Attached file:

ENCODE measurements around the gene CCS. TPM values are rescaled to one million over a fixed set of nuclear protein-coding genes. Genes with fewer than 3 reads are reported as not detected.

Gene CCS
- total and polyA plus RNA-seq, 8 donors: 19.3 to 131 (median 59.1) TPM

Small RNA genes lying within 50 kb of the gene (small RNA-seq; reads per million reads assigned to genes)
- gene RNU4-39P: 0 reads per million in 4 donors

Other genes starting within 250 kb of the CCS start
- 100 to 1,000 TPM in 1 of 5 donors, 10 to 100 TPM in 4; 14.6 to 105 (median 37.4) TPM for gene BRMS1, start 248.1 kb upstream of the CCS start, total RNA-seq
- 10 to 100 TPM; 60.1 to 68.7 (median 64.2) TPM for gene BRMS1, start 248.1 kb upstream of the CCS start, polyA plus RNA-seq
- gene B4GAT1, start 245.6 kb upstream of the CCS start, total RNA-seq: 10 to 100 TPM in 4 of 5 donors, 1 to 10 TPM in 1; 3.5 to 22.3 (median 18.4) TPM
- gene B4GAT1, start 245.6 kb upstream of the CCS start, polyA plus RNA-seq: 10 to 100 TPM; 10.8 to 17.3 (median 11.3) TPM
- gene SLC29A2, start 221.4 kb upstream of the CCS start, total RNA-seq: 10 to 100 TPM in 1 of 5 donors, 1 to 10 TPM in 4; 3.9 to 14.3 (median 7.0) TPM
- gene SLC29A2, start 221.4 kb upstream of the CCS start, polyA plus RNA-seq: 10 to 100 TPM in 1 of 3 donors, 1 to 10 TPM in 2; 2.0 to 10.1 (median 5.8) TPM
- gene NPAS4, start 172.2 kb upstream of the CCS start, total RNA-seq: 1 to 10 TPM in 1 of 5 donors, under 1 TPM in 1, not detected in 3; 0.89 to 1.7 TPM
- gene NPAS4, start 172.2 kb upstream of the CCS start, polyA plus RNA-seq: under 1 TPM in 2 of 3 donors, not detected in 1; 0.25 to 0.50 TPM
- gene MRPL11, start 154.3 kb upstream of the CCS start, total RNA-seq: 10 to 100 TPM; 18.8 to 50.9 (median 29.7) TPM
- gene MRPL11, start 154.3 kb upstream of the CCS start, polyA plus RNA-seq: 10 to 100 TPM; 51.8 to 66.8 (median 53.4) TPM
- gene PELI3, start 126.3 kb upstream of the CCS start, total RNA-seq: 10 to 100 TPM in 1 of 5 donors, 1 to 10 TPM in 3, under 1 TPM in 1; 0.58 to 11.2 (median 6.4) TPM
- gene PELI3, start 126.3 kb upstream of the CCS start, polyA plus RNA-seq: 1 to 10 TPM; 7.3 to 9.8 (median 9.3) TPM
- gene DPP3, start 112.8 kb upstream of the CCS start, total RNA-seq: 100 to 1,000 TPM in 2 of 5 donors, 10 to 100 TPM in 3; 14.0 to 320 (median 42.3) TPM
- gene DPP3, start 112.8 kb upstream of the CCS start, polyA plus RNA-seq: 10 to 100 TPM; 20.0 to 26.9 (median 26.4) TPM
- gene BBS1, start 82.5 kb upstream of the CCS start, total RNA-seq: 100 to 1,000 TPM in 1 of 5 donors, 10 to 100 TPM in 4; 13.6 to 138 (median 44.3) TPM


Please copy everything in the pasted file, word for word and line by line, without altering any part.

ENCODE measurements around the gene CCS. TPM values are rescaled to one million over a fixed set of nuclear protein-coding genes. Genes with fewer than 3 reads are reported as not detected.

Gene CCS
- total and polyA plus RNA-seq, 8 donors: 19.3 to 131 (median 59.1) TPM

Small RNA genes lying within 50 kb of the gene (small RNA-seq; reads per million reads assigned to genes)
- gene RNU4-39P: 0 reads per million in 4 donors

Other genes starting within 250 kb of the CCS start
- 100 to 1,000 TPM in 1 of 5 donors, 10 to 100 TPM in 4; 14.6 to 105 (median 37.4) TPM for gene BRMS1, start 248.1 kb upstream of the CCS start, total RNA-seq
- 10 to 100 TPM; 60.1 to 68.7 (median 64.2) TPM for gene BRMS1, start 248.1 kb upstream of the CCS start, polyA plus RNA-seq
- gene B4GAT1, start 245.6 kb upstream of the CCS start, total RNA-seq: 10 to 100 TPM in 4 of 5 donors, 1 to 10 TPM in 1; 3.5 to 22.3 (median 18.4) TPM
- gene B4GAT1, start 245.6 kb upstream of the CCS start, polyA plus RNA-seq: 10 to 100 TPM; 10.8 to 17.3 (median 11.3) TPM
- gene SLC29A2, start 221.4 kb upstream of the CCS start, total RNA-seq: 10 to 100 TPM in 1 of 5 donors, 1 to 10 TPM in 4; 3.9 to 14.3 (median 7.0) TPM
- gene SLC29A2, start 221.4 kb upstream of the CCS start, polyA plus RNA-seq: 10 to 100 TPM in 1 of 3 donors, 1 to 10 TPM in 2; 2.0 to 10.1 (median 5.8) TPM
- gene NPAS4, start 172.2 kb upstream of the CCS start, total RNA-seq: 1 to 10 TPM in 1 of 5 donors, under 1 TPM in 1, not detected in 3; 0.89 to 1.7 TPM
- gene NPAS4, start 172.2 kb upstream of the CCS start, polyA plus RNA-seq: under 1 TPM in 2 of 3 donors, not detected in 1; 0.25 to 0.50 TPM
- gene MRPL11, start 154.3 kb upstream of the CCS start, total RNA-seq: 10 to 100 TPM; 18.8 to 50.9 (median 29.7) TPM
- gene MRPL11, start 154.3 kb upstream of the CCS start, polyA plus RNA-seq: 10 to 100 TPM; 51.8 to 66.8 (median 53.4) TPM
- gene PELI3, start 126.3 kb upstream of the CCS start, total RNA-seq: 10 to 100 TPM in 1 of 5 donors, 1 to 10 TPM in 3, under 1 TPM in 1; 0.58 to 11.2 (median 6.4) TPM
- gene PELI3, start 126.3 kb upstream of the CCS start, polyA plus RNA-seq: 1 to 10 TPM; 7.3 to 9.8 (median 9.3) TPM
- gene DPP3, start 112.8 kb upstream of the CCS start, total RNA-seq: 100 to 1,000 TPM in 2 of 5 donors, 10 to 100 TPM in 3; 14.0 to 320 (median 42.3) TPM
- gene DPP3, start 112.8 kb upstream of the CCS start, polyA plus RNA-seq: 10 to 100 TPM; 20.0 to 26.9 (median 26.4) TPM
- gene BBS1, start 82.5 kb upstream of the CCS start, total RNA-seq: 100 to 1,000 TPM in 1 of 5 donors, 10 to 100 TPM in 4; 13.6 to 138 (median 44.3) TPM